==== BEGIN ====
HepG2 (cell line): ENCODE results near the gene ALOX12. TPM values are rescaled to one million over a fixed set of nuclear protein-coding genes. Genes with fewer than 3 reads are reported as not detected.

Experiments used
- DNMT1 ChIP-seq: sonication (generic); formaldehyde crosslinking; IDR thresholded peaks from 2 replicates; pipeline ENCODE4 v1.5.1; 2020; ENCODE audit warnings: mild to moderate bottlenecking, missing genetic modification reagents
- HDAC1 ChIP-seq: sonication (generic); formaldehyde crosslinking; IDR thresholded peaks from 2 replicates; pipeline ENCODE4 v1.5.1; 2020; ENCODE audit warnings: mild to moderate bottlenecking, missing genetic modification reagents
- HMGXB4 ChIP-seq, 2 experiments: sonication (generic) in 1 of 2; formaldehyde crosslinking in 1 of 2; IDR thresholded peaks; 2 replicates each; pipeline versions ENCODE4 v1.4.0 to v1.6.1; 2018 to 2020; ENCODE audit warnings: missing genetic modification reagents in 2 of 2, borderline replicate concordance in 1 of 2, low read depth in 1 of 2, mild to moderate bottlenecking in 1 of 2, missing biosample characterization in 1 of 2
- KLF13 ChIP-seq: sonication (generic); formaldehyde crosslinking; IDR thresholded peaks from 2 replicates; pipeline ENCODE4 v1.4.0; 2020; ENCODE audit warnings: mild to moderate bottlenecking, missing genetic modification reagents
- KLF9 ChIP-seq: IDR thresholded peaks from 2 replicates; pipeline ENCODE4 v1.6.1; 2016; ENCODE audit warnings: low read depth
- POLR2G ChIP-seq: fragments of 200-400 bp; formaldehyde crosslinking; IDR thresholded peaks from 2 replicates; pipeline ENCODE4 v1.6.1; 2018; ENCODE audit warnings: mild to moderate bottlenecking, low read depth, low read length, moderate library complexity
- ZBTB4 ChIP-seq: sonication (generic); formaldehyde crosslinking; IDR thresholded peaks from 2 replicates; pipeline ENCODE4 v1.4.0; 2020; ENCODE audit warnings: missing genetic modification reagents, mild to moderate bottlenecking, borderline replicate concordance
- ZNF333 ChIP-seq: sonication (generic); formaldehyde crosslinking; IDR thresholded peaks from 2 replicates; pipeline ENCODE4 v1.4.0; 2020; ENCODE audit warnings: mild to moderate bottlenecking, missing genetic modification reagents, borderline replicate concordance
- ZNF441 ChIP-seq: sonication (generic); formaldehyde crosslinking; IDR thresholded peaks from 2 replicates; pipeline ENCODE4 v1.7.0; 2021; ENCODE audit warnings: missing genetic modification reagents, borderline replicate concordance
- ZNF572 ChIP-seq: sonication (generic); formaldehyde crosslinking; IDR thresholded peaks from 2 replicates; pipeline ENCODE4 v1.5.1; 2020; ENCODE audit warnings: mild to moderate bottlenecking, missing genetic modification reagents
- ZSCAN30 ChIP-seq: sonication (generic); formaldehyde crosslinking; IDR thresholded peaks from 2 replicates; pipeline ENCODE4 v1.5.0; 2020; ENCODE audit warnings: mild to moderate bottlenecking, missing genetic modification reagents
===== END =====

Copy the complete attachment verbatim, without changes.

HepG2 (cell line): ENCODE results near the gene ALOX12. TPM values are rescaled to one million over a fixed set of nuclear protein-coding genes. Genes with fewer than 3 reads are reported as not detected.

Experiments used
- DNMT1 ChIP-seq: sonication (generic); formaldehyde crosslinking; IDR thresholded peaks from 2 replicates; pipeline ENCODE4 v1.5.1; 2020; ENCODE audit warnings: mild to moderate bottlenecking, missing genetic modification reagents
- HDAC1 ChIP-seq: sonication (generic); formaldehyde crosslinking; IDR thresholded peaks from 2 replicates; pipeline ENCODE4 v1.5.1; 2020; ENCODE audit warnings: mild to moderate bottlenecking, missing genetic modification reagents
- HMGXB4 ChIP-seq, 2 experiments: sonication (generic) in 1 of 2; formaldehyde crosslinking in 1 of 2; IDR thresholded peaks; 2 replicates each; pipeline versions ENCODE4 v1.4.0 to v1.6.1; 2018 to 2020; ENCODE audit warnings: missing genetic modification reagents in 2 of 2, borderline replicate concordance in 1 of 2, low read depth in 1 of 2, mild to moderate bottlenecking in 1 of 2, missing biosample characterization in 1 of 2
- KLF13 ChIP-seq: sonication (generic); formaldehyde crosslinking; IDR thresholded peaks from 2 replicates; pipeline ENCODE4 v1.4.0; 2020; ENCODE audit warnings: mild to moderate bottlenecking, missing genetic modification reagents
- KLF9 ChIP-seq: IDR thresholded peaks from 2 replicates; pipeline ENCODE4 v1.6.1; 2016; ENCODE audit warnings: low read depth
- POLR2G ChIP-seq: fragments of 200-400 bp; formaldehyde crosslinking; IDR thresholded peaks from 2 replicates; pipeline ENCODE4 v1.6.1; 2018; ENCODE audit warnings: mild to moderate bottlenecking, low read depth, low read length, moderate library complexity
- ZBTB4 ChIP-seq: sonication (generic); formaldehyde crosslinking; IDR thresholded peaks from 2 replicates; pipeline ENCODE4 v1.4.0; 2020; ENCODE audit warnings: missing genetic modification reagents, mild to moderate bottlenecking, borderline replicate concordance
- ZNF333 ChIP-seq: sonication (generic); formaldehyde crosslinking; IDR thresholded peaks from 2 replicates; pipeline ENCODE4 v1.4.0; 2020; ENCODE audit warnings: mild to moderate bottlenecking, missing genetic modification reagents, borderline replicate concordance
- ZNF441 ChIP-seq: sonication (generic); formaldehyde crosslinking; IDR thresholded peaks from 2 replicates; pipeline ENCODE4 v1.7.0; 2021; ENCODE audit warnings: missing genetic modification reagents, borderline replicate concordance
- ZNF572 ChIP-seq: sonication (generic); formaldehyde crosslinking; IDR thresholded peaks from 2 replicates; pipeline ENCODE4 v1.5.1; 2020; ENCODE audit warnings: mild to moderate bottlenecking, missing genetic modification reagents
- ZSCAN30 ChIP-seq: sonication (generic); formaldehyde crosslinking; IDR thresholded peaks from 2 replicates; pipeline ENCODE4 v1.5.0; 2020; ENCODE audit warnings: mild to moderate bottlenecking, missing genetic modification reagents